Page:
This is the first draft of what would become the U.S. Constitution. Recorded by James Wilson of Pennsylvania, it lists the resolutions that the delegates passed during the first two months of the convention. Wilson, serving on a committee with four other delegates, used this draft to create the next version of the text. It stands as one of the most significant constitutional documents in American history.

U.S. Capitol (1800) by William Russell BirchOriginal Source: Library of Congress, Prints and Photographs Division

August 1787: Working Out the Details

The delegates had been meeting at the State House almost daily for five to seven hours since the convention started. At the end of July, they took a 10-day break and selected a five-member Committee of Detail to craft a new plan from the agreed-upon resolutions. When the delegates reconvened, they received a 23-article report largely drafted by James Wilson. For the rest of August, they discussed, revised, and voted on each article, working out critical details from the powers of each branch to the qualifications and term lengths for various offices. They also fiercely debated the divisive issue of slavery.

Slave Shackles (1830s)Original Source: National Constitution Center

Heavy iron shackles like these were used to restrain an enslaved person during transit or as a punishment. According to the 1790 census, the United States consisted of nearly 3.9 million people—694,280 of whom were enslaved. Nearly half of the delegates to the Constitutional Convention were slaveholders; they grappled with the issue, unable to transcend their views on property rights and the interests of their individual states. Rather than ending or limiting slavery, they protected the practice, allowing the importation of slaves to continue for at least 20 more years.

Manuscript of the Committee of Detail Report (August 3, 1787) by James WilsonOriginal Source: Historical Society of Pennsylvania

James Wilson wrote this priceless draft of the Constitution during a 10-day break, while serving on the Committee of Detail. Consisting of five members who represented states from different geographic regions, this committee brought order to the convention’s proceedings. They drew upon the adopted resolutions and presented plans—making many edits and additions to create a preliminary draft of the Constitution.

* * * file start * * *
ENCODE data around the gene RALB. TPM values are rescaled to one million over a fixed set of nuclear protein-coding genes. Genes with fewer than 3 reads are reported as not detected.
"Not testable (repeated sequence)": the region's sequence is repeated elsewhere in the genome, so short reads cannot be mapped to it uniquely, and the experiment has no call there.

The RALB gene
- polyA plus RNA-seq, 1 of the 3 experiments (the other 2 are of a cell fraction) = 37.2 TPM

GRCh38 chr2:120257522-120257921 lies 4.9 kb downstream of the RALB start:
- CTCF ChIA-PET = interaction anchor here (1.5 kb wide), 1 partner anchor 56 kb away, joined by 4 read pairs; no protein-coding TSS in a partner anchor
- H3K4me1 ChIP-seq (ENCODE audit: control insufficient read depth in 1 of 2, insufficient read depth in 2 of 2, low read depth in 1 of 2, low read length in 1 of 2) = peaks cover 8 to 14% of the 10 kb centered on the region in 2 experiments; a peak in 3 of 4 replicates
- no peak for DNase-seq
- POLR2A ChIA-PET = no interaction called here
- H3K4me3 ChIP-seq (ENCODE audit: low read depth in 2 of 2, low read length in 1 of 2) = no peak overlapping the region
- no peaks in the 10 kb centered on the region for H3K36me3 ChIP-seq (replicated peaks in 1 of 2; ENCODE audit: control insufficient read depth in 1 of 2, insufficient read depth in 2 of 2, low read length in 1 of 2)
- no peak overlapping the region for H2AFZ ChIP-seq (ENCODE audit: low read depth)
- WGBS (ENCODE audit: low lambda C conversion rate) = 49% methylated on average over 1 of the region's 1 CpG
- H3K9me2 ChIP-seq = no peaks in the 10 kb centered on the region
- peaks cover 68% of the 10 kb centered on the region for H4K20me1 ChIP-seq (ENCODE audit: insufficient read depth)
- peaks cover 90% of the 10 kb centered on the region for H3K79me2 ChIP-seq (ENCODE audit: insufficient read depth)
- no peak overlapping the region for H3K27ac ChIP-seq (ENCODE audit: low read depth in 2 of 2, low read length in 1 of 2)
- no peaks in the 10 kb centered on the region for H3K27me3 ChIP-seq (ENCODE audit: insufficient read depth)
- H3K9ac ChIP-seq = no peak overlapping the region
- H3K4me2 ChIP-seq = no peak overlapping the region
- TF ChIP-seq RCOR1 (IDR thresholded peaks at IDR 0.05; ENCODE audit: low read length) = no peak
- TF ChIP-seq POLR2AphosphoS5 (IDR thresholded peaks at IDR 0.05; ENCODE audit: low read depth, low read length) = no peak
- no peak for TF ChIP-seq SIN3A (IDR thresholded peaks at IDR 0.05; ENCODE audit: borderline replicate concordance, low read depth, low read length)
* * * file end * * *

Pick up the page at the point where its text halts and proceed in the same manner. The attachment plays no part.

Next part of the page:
Proof Copy of the Committee of Detail Report (August 4-5, 1787) by Committee of Detail, annotated by Edmund RandolphOriginal Source: Historical Society of Pennsylvania

The Committee of Detail gave James Wilson’s manuscript to Philadelphia printers John Dunlap and David Claypoole. This is the only known proof copy, which was submitted to the committee for their review. Virginian Edmund Randolph made 11 handwritten corrections to this report. By the time the delegates reconvened on August 6, revised copies had been printed for all of them.

Signing of the Constitution (1940) by Howard Chandler ChristyOriginal Source: U.S. Capitol

September 1787: The Final Push

After solving a few lingering issues—including the election of the president via the Electoral College—the delegates created another five-member team to polish and arrange the text: the Committee of Style. In about three days, they drafted a nearly finalized document, turning 23 articles into seven. The delegates spent the last four days of the convention reviewing the articles and making adjustments. On September 15, the states that were present voted to approve the Constitution, with three dissenters voicing their objections. An official, handwritten copy was signed by almost all of the 41 delegates who remained on September 17.

Gouverneur Morris (1810) by James Sharples, Jr.Original Source: Museum of Fine Arts, Boston

Meet Gouverneur Morris

Pennsylvania delegate Gouverneur Morris joined James Madison and James Wilson in arguing forcefully for a national government. Born into a wealthy New York family, Morris left as a young man to practice law in Philadelphia, where he lost his leg in a carriage accident. He spoke more than any other delegate at the convention, and he is credited as being the primary writer of the Constitution’s final text.

Committee of Style Report (September 12, 1787) by Committee of Style, annotated by Jacob BroomOriginal Source: Historical Society of Pennsylvania